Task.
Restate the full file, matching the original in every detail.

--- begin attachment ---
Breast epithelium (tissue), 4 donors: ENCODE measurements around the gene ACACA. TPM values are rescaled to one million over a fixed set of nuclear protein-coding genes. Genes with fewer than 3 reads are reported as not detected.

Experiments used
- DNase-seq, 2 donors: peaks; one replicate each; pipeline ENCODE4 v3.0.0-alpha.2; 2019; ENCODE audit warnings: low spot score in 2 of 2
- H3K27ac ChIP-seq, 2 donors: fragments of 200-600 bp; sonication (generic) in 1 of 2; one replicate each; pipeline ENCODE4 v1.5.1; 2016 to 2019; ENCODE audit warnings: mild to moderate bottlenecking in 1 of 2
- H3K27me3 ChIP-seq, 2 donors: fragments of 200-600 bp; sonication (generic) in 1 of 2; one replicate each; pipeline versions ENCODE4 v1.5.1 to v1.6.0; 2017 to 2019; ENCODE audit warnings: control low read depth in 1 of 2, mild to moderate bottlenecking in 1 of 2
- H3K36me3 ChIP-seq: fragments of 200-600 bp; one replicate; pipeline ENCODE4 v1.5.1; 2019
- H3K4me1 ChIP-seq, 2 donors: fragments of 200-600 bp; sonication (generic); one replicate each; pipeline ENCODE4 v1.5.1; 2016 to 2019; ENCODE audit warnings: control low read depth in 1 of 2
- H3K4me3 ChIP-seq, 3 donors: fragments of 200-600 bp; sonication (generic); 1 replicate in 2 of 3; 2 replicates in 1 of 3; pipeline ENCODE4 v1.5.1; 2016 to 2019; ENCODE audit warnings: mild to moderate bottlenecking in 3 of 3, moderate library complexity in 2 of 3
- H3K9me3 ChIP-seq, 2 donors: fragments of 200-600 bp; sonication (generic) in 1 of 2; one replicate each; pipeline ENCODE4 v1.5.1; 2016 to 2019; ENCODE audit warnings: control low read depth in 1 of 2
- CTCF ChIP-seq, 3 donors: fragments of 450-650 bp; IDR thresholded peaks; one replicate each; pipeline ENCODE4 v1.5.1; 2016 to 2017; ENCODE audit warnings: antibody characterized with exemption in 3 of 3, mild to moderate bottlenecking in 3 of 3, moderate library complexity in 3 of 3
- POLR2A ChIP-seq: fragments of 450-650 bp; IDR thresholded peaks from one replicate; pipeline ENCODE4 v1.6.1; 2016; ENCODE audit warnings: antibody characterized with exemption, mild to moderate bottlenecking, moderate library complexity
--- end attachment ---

Breast epithelium (tissue), 4 donors: ENCODE measurements around the gene ACACA. TPM values are rescaled to one million over a fixed set of nuclear protein-coding genes. Genes with fewer than 3 reads are reported as not detected.

Experiments used
- DNase-seq, 2 donors: peaks; one replicate each; pipeline ENCODE4 v3.0.0-alpha.2; 2019; ENCODE audit warnings: low spot score in 2 of 2
- H3K27ac ChIP-seq, 2 donors: fragments of 200-600 bp; sonication (generic) in 1 of 2; one replicate each; pipeline ENCODE4 v1.5.1; 2016 to 2019; ENCODE audit warnings: mild to moderate bottlenecking in 1 of 2
- H3K27me3 ChIP-seq, 2 donors: fragments of 200-600 bp; sonication (generic) in 1 of 2; one replicate each; pipeline versions ENCODE4 v1.5.1 to v1.6.0; 2017 to 2019; ENCODE audit warnings: control low read depth in 1 of 2, mild to moderate bottlenecking in 1 of 2
- H3K36me3 ChIP-seq: fragments of 200-600 bp; one replicate; pipeline ENCODE4 v1.5.1; 2019
- H3K4me1 ChIP-seq, 2 donors: fragments of 200-600 bp; sonication (generic); one replicate each; pipeline ENCODE4 v1.5.1; 2016 to 2019; ENCODE audit warnings: control low read depth in 1 of 2
- H3K4me3 ChIP-seq, 3 donors: fragments of 200-600 bp; sonication (generic); 1 replicate in 2 of 3; 2 replicates in 1 of 3; pipeline ENCODE4 v1.5.1; 2016 to 2019; ENCODE audit warnings: mild to moderate bottlenecking in 3 of 3, moderate library complexity in 2 of 3
- H3K9me3 ChIP-seq, 2 donors: fragments of 200-600 bp; sonication (generic) in 1 of 2; one replicate each; pipeline ENCODE4 v1.5.1; 2016 to 2019; ENCODE audit warnings: control low read depth in 1 of 2
- CTCF ChIP-seq, 3 donors: fragments of 450-650 bp; IDR thresholded peaks; one replicate each; pipeline ENCODE4 v1.5.1; 2016 to 2017; ENCODE audit warnings: antibody characterized with exemption in 3 of 3, mild to moderate bottlenecking in 3 of 3, moderate library complexity in 3 of 3
- POLR2A ChIP-seq: fragments of 450-650 bp; IDR thresholded peaks from one replicate; pipeline ENCODE4 v1.6.1; 2016; ENCODE audit warnings: antibody characterized with exemption, mild to moderate bottlenecking, moderate library complexity